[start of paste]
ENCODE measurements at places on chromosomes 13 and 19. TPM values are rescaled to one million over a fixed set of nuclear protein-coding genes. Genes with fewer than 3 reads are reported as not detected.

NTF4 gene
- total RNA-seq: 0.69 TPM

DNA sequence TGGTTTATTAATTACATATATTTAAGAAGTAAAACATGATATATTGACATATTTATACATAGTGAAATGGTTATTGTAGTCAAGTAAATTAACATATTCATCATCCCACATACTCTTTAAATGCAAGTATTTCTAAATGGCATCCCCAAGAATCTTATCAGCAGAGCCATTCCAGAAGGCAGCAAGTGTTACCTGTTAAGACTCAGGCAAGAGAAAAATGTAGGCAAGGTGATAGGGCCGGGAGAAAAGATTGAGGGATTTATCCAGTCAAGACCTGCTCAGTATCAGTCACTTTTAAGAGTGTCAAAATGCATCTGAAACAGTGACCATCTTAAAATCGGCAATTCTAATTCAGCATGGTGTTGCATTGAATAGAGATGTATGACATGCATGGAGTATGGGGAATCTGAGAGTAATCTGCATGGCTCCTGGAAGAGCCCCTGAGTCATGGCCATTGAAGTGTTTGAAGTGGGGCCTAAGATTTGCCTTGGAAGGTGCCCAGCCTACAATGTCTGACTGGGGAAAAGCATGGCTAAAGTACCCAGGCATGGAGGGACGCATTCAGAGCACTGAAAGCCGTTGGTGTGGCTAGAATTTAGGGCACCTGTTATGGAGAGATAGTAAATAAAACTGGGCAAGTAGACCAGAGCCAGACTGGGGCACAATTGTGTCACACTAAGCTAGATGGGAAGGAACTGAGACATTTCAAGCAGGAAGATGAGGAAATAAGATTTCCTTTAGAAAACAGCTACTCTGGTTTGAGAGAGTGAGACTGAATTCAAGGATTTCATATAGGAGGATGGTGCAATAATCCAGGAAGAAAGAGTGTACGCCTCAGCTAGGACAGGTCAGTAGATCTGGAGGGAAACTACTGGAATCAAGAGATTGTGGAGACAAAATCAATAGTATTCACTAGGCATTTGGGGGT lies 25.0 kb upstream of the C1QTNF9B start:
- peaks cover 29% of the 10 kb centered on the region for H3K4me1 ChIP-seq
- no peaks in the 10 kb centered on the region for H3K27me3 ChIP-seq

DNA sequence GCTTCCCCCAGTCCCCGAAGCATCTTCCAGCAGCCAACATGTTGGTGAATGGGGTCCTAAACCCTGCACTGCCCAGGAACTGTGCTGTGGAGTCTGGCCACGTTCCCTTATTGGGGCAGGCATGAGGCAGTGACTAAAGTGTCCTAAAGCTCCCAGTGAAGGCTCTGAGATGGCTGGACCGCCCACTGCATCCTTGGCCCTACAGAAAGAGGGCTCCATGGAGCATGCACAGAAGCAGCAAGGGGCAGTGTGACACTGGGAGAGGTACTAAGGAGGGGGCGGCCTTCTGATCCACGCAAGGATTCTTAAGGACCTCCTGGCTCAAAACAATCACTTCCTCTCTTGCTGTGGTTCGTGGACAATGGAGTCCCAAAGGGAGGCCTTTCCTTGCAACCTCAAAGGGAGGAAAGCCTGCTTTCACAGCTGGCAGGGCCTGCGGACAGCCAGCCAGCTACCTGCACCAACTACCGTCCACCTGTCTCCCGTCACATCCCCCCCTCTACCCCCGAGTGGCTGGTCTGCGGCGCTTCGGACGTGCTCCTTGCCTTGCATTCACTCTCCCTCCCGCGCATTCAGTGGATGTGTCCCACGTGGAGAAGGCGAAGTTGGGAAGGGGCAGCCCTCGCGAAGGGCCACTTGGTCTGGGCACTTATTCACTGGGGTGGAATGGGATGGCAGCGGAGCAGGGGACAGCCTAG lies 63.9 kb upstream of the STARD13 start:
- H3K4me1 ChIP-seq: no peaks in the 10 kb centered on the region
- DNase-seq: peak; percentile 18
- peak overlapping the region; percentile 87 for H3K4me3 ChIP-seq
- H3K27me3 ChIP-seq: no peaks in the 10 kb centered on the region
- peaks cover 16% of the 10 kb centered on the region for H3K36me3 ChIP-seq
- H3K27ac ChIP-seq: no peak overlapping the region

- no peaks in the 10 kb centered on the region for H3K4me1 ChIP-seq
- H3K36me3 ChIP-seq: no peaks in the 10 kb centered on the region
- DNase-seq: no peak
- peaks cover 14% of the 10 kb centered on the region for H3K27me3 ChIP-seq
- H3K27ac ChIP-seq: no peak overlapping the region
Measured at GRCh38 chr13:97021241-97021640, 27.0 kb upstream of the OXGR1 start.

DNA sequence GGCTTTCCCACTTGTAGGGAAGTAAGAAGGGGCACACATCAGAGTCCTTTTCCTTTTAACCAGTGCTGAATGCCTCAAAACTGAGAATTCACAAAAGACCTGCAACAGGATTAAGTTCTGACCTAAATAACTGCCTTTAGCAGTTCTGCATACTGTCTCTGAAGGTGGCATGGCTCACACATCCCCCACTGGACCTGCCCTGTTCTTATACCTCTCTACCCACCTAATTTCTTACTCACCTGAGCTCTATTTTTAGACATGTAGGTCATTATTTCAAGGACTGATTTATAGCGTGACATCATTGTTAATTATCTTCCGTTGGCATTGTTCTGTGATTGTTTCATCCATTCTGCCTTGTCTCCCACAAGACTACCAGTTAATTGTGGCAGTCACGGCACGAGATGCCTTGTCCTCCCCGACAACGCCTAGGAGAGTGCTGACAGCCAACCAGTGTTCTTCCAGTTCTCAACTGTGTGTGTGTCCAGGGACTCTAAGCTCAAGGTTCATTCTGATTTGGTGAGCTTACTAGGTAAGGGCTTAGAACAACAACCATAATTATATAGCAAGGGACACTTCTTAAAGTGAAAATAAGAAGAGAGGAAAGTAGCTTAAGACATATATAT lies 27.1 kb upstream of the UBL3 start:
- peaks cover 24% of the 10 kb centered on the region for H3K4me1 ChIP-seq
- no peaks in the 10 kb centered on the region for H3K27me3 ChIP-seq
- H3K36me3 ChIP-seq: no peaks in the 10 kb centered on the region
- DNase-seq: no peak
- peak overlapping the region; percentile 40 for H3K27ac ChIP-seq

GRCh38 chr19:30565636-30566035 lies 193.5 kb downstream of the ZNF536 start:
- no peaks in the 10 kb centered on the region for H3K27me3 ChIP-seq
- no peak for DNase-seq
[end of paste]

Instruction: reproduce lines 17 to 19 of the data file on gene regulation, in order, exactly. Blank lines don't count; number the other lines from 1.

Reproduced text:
- peaks cover 14% of the 10 kb centered on the region for H3K27me3 ChIP-seq
- H3K27ac ChIP-seq: no peak overlapping the region
Measured at GRCh38 chr13:97021241-97021640, 27.0 kb upstream of the OXGR1 start.